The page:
Here's how BMW sales works: Each year, the dealer is given an allotment of cars. This means, a dealer may be able to order 500 cars from BMW. The dealer will order some of these cars with a certain configuration to sell to walk-in customers. Most cars, BMW dealers claim, are special order cars, requested by customers. What these cars have in common is that they are all out of the dealer's annual allotment. Supply and demand is hard at work in this scenario, and your power to negotiate is pretty weak. Why should the dealer sell you a car at $1500 over invoice when the next guy walking in off the street is willing to pay full MSRP?

Since BMW's are hot selling cars, someone is likely to come in fairly soon and make that full sticker offer (and possibly more!) on the dealer's allotment car. Supply and demand dictates what the dealer can get for this car, and because he's only got so many cars to sell that year, the dealership does their best to maximize profits. BMW salespeople don't negotiate on BMW's like you would, say a widely available, mass produced Ford. Even special order cars are effected by this supply and demand process. The allotment space is sitting out there in virtual space with an expected level of profit, and if you won't pay the asking price, someone else will.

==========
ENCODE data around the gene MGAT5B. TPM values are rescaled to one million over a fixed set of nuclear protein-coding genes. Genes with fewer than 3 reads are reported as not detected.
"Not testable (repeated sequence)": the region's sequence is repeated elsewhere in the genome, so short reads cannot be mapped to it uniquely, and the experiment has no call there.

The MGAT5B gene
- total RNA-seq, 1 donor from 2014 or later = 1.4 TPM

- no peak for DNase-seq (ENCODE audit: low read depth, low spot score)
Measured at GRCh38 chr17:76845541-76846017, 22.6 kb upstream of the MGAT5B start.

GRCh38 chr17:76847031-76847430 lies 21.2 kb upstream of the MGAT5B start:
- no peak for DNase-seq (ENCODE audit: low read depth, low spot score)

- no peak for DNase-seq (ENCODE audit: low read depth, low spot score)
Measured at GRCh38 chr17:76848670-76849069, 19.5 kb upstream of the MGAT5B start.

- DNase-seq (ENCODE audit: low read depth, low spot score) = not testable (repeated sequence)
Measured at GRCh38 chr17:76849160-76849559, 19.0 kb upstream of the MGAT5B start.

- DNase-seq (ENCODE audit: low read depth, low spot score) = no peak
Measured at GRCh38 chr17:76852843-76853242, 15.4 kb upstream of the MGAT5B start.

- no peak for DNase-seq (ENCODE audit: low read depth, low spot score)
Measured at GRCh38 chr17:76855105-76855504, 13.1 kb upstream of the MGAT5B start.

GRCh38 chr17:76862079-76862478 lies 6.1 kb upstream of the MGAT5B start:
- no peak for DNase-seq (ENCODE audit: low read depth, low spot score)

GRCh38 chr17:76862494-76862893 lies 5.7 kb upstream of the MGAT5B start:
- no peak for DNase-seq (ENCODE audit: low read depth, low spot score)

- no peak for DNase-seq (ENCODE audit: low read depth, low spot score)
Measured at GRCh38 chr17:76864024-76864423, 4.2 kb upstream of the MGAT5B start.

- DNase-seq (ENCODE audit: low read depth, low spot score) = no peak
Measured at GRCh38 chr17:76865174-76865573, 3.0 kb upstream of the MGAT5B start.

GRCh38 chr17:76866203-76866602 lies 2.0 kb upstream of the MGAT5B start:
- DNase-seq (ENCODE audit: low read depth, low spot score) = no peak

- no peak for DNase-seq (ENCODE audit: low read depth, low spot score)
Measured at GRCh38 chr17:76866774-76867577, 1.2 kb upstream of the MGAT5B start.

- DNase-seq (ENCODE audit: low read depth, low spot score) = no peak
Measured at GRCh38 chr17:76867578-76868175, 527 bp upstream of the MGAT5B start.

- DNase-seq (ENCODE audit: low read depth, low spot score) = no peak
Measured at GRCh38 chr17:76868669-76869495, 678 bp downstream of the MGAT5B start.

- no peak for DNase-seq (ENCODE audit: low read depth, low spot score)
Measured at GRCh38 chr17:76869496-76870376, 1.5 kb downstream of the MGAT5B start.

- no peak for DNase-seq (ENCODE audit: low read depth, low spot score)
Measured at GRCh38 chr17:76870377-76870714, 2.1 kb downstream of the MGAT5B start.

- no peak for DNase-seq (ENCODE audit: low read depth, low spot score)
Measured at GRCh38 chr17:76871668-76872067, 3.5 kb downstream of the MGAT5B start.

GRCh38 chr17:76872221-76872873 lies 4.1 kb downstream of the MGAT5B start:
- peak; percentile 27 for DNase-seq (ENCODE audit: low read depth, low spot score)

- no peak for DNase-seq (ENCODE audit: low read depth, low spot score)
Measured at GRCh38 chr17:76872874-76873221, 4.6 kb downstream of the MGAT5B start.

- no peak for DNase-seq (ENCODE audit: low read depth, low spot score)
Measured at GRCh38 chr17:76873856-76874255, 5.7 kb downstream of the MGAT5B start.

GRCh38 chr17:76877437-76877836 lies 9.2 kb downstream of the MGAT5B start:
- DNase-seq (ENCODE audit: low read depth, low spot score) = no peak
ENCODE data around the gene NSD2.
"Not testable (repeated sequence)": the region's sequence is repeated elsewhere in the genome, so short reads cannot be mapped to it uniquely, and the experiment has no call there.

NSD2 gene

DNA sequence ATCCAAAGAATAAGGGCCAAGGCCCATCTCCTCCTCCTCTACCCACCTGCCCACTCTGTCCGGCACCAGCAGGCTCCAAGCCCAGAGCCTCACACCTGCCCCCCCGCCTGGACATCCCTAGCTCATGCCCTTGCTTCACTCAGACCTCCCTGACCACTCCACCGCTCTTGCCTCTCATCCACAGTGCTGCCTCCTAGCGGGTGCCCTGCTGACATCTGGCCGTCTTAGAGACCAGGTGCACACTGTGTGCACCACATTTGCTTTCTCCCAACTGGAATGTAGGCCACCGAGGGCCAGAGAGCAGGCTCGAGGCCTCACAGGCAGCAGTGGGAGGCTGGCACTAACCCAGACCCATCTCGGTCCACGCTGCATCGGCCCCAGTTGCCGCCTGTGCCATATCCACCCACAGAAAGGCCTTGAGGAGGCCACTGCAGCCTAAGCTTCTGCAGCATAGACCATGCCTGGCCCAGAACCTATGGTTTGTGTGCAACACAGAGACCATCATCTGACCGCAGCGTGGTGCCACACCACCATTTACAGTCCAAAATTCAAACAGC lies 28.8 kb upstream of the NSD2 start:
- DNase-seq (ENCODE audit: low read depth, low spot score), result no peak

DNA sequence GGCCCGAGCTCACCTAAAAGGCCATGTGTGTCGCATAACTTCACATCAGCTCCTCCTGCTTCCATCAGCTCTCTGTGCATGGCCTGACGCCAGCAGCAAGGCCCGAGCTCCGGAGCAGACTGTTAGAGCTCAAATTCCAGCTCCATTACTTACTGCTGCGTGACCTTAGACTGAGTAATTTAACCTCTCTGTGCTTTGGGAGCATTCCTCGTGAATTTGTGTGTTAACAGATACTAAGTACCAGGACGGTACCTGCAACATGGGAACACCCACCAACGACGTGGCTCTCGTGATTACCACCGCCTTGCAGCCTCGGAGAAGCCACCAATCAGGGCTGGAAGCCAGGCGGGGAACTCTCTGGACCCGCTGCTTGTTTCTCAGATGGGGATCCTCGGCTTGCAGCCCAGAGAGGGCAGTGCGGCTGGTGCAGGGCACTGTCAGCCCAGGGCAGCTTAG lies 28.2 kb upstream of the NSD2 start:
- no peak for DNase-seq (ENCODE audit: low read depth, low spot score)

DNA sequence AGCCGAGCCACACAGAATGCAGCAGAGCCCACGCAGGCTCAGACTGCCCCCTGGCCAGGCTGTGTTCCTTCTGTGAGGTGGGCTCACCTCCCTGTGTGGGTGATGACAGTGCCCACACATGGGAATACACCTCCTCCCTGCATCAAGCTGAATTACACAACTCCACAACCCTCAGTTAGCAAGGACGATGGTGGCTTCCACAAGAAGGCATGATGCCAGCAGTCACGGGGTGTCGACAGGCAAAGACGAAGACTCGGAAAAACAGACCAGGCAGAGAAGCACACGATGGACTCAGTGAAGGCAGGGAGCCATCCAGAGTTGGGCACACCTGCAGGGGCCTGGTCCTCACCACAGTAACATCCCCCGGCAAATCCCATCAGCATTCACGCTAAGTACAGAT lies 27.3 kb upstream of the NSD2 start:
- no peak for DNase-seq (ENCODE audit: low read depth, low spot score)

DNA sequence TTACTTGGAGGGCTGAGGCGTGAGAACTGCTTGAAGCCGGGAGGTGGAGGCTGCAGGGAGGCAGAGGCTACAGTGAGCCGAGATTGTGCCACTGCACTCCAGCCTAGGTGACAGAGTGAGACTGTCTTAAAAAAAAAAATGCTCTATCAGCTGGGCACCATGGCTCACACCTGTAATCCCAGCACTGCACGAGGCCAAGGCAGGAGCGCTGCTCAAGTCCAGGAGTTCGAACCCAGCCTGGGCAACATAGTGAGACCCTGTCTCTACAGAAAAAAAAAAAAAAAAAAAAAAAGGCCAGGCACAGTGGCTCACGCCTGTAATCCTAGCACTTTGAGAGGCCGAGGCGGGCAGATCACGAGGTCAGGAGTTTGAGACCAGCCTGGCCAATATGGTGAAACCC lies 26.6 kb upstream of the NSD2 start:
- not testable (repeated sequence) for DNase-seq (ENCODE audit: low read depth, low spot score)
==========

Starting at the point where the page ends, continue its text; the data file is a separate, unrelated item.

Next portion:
This supply and demand dynamic is also how dealers can get "regional markups" of tens of thousands of dollars on performance BMW's, like the M3, M5 and Z8, or even the bar bones 325i sitting on the lot. If someone will pay the markup in a reasonable amount of time, the dealership will try to get it. European Delivery cars bypass this economic process. Don't blame the dealer for the markup, blame the idiot buyer willing to boost the price for all of us. Well, ok, blame the dealer.

BYPASSING THE ALLOTMENT PROCESS WITH EUROPEAN DELIVERY

European Delivery cars do not come out of the dealer allotment. Instead BMW ED cars come directly from the factory. The dealer has no expectation of profit from a European Delivery car, since they have no way of knowing how many they'll be getting over the year. Dealers have different ways of dealing with his unknown quantity.